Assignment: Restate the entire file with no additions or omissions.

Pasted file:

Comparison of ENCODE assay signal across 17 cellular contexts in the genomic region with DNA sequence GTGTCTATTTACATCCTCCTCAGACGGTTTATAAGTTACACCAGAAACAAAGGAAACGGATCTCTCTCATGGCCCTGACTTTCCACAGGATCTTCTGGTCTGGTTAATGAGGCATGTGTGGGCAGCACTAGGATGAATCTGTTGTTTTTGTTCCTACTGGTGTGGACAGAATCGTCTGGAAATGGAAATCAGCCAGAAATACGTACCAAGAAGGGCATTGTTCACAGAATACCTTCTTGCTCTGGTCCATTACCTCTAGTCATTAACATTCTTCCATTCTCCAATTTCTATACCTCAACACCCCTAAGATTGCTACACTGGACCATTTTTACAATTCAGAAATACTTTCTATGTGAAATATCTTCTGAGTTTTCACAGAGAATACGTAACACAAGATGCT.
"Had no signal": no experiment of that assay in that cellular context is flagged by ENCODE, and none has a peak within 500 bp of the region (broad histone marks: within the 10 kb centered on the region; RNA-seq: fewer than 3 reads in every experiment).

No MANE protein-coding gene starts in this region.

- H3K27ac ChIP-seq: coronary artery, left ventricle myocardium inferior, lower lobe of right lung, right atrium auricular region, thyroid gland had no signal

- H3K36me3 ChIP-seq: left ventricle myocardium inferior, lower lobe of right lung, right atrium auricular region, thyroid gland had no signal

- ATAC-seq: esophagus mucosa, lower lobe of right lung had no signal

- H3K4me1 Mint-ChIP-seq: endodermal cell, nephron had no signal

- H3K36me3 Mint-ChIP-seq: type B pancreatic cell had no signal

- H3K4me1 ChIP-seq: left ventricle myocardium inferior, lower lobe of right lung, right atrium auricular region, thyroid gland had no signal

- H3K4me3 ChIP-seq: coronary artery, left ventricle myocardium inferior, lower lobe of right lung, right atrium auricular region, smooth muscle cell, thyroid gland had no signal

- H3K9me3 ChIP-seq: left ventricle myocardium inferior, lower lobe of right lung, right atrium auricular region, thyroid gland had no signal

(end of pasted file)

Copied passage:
Comparison of ENCODE assay signal across 17 cellular contexts in the genomic region with DNA sequence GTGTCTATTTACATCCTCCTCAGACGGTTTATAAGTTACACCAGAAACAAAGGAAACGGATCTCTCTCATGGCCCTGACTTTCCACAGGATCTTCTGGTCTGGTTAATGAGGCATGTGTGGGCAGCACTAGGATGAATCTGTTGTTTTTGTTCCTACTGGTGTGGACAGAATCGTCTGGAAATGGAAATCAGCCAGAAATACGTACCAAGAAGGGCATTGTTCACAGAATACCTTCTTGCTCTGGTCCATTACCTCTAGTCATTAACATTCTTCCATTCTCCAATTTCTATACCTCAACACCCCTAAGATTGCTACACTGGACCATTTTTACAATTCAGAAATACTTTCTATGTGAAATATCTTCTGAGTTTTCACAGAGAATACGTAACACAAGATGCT.
"Had no signal": no experiment of that assay in that cellular context is flagged by ENCODE, and none has a peak within 500 bp of the region (broad histone marks: within the 10 kb centered on the region; RNA-seq: fewer than 3 reads in every experiment).

No MANE protein-coding gene starts in this region.

- H3K27ac ChIP-seq: coronary artery, left ventricle myocardium inferior, lower lobe of right lung, right atrium auricular region, thyroid gland had no signal

- H3K36me3 ChIP-seq: left ventricle myocardium inferior, lower lobe of right lung, right atrium auricular region, thyroid gland had no signal

- ATAC-seq: esophagus mucosa, lower lobe of right lung had no signal

- H3K4me1 Mint-ChIP-seq: endodermal cell, nephron had no signal

- H3K36me3 Mint-ChIP-seq: type B pancreatic cell had no signal

- H3K4me1 ChIP-seq: left ventricle myocardium inferior, lower lobe of right lung, right atrium auricular region, thyroid gland had no signal

- H3K4me3 ChIP-seq: coronary artery, left ventricle myocardium inferior, lower lobe of right lung, right atrium auricular region, smooth muscle cell, thyroid gland had no signal

- H3K9me3 ChIP-seq: left ventricle myocardium inferior, lower lobe of right lung, right atrium auricular region, thyroid gland had no signal